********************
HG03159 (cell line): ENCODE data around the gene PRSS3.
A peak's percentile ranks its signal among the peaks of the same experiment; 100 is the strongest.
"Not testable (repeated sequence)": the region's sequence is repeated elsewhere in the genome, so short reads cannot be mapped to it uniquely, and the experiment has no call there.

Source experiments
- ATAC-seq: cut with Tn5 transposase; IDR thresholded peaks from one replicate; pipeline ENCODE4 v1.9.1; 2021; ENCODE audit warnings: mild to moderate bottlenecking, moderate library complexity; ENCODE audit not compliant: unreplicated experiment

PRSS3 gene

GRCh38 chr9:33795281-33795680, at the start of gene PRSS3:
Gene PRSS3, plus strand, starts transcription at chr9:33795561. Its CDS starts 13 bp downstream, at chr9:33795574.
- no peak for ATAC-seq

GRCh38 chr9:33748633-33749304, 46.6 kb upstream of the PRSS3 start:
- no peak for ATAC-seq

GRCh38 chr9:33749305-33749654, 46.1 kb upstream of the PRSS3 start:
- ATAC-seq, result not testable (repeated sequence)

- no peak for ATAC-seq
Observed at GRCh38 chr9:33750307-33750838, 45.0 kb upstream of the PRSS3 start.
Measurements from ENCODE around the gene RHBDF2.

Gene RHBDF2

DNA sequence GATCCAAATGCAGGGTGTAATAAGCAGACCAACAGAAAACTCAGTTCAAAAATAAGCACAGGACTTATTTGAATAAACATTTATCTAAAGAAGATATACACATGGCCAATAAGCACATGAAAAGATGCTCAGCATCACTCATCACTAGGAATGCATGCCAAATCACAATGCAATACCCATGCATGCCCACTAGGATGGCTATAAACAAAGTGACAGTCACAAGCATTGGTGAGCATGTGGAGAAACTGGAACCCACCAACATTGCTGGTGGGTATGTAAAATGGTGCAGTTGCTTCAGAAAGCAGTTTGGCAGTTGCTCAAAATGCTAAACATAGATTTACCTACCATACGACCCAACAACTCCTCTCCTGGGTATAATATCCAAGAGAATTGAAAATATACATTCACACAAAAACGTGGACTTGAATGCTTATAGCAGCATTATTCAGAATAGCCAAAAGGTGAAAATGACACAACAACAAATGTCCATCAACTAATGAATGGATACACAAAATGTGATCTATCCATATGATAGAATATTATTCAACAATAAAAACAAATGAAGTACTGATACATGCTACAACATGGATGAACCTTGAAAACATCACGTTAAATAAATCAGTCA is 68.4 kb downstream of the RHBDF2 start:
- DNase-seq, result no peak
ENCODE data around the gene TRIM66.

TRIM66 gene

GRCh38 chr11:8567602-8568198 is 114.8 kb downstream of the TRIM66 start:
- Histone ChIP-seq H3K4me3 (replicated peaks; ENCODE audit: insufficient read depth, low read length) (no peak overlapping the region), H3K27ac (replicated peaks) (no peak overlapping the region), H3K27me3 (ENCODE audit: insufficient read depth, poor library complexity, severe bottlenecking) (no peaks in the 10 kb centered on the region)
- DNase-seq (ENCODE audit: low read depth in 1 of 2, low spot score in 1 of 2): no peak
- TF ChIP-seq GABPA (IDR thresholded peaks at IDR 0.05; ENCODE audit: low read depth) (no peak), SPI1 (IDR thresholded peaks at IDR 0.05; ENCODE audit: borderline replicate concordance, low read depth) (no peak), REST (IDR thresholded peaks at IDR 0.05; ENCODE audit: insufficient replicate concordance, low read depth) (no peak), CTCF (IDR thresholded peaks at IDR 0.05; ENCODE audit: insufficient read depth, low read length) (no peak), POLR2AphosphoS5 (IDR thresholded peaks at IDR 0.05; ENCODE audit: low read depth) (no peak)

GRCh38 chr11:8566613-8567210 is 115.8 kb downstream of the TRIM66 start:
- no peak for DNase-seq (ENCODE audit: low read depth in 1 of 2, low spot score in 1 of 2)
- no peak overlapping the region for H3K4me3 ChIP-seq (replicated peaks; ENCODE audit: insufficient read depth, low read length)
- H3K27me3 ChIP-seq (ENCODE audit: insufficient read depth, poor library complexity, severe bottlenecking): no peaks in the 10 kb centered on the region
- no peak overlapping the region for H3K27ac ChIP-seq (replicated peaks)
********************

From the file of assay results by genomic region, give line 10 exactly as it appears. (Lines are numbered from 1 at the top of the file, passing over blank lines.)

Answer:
GRCh38 chr9:33748633-33749304, 46.6 kb upstream of the PRSS3 start: